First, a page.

This coming Wednesday April 27th, Olympic Medical Center will host a workshop of end of life care and decision making in the Linkletter Room, 939 Caroline St., Port Angeles from 1-4pm.
Physicians and hospice workers will be present during the event to connect with patients and their families in order to best assist the families in starting a conversation about end of life care. This can be a very difficult to have between an adult son/daughter and their elderly parents, or a conversation between elderly spouses. However difficult a conversation about one’s end of life wishes may be, forgoing the opportunity to discuss these matters with loved ones can lead to many hard choices and the sensation of missing out on the final chances to connect with a terminal family member in a meaningful way.
Patients who have yet to draft important legal documents (such as a will, living will, durable power of attorney, and do not resuscitate order) can leave their family members in the terrible position of having to guess what the wishes of a recently departed family member might have been. Families who haven’t prepared these documents at the time of death are hit with a “double whammy” – dealing with the grief of a recently passed loved one and scrambling around with lawyers and estate professionals to make all the necessary arrangements for the deceased. It’s hard enough to mourn the loss of a parent or spouse, but having to do so while simultaneously sifting through legal issues can make this difficult time significantly worse for the family of the departed.
Discussing end of life care goals is vitally important at the family level, but it is also important for our healthcare system as a whole. Medical expenditures in the final year of life are on average 5 times greater than medical expenditures in nonterminal years ($7.3K vs $37.3K)Hoover D, et. al, so our society is spending a great deal of resources on medical care for patients in the final year of their lives. Sometimes these expenditures are desired by patients and family members alike who wish to extend the amount of time they have left with an ailing loved one. In other instances, a patient may desire less end of life care, or less invasive care like hospice.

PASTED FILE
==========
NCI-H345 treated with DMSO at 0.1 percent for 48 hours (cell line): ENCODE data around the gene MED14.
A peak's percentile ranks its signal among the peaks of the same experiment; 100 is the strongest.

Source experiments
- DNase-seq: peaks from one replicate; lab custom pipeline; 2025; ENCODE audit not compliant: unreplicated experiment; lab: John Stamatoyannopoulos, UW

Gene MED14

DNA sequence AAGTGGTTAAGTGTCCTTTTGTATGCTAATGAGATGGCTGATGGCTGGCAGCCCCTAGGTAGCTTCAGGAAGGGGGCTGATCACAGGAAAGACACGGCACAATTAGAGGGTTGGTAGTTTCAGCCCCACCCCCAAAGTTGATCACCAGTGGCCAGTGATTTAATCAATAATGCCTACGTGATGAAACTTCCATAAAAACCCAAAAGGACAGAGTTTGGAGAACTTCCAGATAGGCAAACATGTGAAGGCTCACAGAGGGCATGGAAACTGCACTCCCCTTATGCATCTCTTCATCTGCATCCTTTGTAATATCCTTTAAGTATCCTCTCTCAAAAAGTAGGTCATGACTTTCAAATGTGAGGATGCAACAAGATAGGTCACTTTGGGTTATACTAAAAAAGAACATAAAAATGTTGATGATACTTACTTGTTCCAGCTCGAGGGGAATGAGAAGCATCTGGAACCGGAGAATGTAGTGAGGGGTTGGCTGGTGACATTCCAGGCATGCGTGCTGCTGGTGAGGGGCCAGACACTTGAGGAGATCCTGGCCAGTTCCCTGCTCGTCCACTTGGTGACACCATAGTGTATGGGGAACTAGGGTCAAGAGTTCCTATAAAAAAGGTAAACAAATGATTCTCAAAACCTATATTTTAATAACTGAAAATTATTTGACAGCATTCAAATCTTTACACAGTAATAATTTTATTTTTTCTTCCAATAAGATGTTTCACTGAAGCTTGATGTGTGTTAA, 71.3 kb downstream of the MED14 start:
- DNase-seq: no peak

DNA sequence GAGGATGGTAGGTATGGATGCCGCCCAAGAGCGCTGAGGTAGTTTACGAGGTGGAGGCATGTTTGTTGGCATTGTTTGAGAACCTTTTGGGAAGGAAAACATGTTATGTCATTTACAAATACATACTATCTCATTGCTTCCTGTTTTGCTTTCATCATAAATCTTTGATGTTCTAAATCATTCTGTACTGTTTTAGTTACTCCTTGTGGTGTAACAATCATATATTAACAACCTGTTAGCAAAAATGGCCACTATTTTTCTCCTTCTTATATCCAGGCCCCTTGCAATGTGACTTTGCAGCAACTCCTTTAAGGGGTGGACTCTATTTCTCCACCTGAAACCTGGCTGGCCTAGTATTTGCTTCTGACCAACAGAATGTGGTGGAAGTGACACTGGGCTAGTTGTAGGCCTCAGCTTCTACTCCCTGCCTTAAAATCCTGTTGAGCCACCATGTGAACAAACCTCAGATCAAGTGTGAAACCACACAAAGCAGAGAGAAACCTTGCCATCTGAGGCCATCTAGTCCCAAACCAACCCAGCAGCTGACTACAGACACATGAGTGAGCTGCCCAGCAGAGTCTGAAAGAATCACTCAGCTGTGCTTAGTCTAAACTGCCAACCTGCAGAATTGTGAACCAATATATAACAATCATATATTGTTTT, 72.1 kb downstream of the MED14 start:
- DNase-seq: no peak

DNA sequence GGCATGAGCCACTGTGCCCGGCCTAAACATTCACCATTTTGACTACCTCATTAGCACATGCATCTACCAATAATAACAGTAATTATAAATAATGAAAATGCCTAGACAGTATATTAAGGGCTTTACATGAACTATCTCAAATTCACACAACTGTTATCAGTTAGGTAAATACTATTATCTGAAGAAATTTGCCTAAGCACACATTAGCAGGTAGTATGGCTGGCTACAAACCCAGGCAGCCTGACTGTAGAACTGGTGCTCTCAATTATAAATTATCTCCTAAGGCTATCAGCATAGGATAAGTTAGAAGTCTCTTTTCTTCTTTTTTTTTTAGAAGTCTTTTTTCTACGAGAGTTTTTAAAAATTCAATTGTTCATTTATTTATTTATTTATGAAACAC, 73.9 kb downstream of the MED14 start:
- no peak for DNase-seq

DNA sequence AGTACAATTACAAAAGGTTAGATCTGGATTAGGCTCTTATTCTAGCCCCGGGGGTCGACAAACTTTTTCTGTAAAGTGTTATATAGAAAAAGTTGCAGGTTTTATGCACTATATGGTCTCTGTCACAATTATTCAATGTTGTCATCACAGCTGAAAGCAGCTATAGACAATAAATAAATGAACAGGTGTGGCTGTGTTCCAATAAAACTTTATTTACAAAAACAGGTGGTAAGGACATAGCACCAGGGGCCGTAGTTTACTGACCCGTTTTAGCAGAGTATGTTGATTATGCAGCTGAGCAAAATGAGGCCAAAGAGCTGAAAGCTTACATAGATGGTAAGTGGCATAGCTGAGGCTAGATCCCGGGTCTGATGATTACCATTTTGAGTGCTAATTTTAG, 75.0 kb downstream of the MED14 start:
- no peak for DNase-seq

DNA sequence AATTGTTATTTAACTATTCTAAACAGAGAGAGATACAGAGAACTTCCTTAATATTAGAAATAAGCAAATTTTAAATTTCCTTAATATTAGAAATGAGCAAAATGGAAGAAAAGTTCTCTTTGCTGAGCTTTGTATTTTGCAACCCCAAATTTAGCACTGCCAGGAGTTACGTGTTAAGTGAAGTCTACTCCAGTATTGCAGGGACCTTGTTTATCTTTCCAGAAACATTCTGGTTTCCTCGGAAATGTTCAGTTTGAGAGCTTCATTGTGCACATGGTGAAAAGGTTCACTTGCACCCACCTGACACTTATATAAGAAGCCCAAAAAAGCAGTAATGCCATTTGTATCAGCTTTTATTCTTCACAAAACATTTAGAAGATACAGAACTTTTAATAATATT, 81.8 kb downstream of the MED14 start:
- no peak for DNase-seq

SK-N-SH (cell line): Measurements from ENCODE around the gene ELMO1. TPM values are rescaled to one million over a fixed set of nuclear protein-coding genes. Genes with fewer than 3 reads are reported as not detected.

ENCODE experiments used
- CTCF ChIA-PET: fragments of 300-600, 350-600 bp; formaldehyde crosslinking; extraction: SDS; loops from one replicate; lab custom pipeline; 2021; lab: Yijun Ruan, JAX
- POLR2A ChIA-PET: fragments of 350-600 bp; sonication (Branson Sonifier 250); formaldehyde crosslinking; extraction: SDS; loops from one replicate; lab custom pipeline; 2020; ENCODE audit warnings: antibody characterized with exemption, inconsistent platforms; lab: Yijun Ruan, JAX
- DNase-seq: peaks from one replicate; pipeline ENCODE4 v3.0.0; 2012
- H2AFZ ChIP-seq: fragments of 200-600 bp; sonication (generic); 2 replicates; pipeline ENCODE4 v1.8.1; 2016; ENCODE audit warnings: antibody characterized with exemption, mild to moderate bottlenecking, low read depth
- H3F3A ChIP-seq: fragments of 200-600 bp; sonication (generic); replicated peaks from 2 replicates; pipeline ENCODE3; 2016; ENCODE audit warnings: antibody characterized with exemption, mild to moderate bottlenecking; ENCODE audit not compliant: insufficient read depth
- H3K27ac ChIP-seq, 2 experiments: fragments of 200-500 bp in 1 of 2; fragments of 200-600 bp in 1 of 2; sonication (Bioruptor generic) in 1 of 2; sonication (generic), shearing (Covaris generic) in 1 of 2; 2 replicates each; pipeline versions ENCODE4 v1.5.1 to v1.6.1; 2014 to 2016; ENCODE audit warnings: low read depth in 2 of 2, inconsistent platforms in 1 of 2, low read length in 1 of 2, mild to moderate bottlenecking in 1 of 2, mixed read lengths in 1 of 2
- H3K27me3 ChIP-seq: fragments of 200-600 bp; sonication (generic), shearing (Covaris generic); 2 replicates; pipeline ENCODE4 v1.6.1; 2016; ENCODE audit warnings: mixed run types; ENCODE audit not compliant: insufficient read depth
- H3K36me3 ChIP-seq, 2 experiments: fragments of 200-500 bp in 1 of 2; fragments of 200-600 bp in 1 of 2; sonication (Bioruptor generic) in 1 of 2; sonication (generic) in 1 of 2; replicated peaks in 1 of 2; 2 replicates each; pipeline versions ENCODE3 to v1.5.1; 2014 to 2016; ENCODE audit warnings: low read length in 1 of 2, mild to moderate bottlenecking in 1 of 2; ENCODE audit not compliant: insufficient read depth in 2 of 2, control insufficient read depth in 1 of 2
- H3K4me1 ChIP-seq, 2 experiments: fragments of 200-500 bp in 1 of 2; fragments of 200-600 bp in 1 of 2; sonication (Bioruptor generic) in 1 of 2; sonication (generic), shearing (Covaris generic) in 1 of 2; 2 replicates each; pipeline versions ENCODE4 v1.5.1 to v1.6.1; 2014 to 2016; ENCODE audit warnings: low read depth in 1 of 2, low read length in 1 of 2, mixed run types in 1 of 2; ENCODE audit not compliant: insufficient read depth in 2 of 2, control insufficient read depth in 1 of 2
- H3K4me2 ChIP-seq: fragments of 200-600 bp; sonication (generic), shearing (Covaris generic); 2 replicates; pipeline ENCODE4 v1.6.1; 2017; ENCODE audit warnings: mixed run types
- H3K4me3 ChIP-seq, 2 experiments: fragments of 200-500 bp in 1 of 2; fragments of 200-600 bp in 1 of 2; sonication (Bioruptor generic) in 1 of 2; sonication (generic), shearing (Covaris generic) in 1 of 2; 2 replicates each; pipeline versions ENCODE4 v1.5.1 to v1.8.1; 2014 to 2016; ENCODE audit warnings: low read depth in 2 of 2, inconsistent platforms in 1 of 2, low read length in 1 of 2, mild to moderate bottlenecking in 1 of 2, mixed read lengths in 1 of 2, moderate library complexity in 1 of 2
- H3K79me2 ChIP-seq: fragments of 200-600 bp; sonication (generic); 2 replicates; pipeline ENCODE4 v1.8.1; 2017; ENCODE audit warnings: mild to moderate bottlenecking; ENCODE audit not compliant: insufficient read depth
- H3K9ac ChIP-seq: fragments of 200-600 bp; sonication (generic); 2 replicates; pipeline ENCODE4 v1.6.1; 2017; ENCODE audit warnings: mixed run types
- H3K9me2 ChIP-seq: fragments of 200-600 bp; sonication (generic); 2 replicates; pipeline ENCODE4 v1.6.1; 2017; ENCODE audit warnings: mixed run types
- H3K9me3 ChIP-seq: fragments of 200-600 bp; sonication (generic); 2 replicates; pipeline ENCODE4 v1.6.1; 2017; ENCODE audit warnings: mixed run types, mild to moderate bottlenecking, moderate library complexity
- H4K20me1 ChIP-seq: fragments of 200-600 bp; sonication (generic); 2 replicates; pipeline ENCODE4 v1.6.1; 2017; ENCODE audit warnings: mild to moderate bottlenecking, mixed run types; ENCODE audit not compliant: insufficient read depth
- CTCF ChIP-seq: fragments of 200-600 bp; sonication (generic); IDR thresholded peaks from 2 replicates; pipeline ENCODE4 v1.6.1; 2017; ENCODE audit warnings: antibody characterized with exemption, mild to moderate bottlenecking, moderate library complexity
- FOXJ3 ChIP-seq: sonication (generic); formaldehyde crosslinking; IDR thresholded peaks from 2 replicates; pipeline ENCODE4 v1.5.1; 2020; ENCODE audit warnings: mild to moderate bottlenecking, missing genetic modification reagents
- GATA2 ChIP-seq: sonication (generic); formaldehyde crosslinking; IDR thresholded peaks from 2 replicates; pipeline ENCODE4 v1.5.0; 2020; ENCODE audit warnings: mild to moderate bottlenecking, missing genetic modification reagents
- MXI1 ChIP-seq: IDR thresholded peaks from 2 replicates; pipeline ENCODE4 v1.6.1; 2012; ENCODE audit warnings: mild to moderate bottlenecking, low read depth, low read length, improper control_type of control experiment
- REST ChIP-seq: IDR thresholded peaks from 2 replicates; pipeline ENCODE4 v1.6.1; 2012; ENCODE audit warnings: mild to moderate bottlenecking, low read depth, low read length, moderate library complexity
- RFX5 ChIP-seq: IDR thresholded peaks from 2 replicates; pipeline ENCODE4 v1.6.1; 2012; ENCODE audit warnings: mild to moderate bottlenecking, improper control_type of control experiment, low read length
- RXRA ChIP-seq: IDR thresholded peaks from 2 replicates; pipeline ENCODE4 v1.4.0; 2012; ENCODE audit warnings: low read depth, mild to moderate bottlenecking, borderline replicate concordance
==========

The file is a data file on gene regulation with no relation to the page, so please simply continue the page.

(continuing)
No one wants to find themselves in a position of having to guess what level and nature of care a family member might want. Estate planning and legal issues are important, but they are just a small piece of end of life planning. There are an infinite number of topics that a family facing a terminal illness may want to discuss beyond wills and insurance. The amount of medical care, and the nature of the care that a terminal patient may desire can be different than that of other family members. The goal of this workshop at Olympic Medical Center next Wednesday is to give families the tools to begin to have these difficult conversations.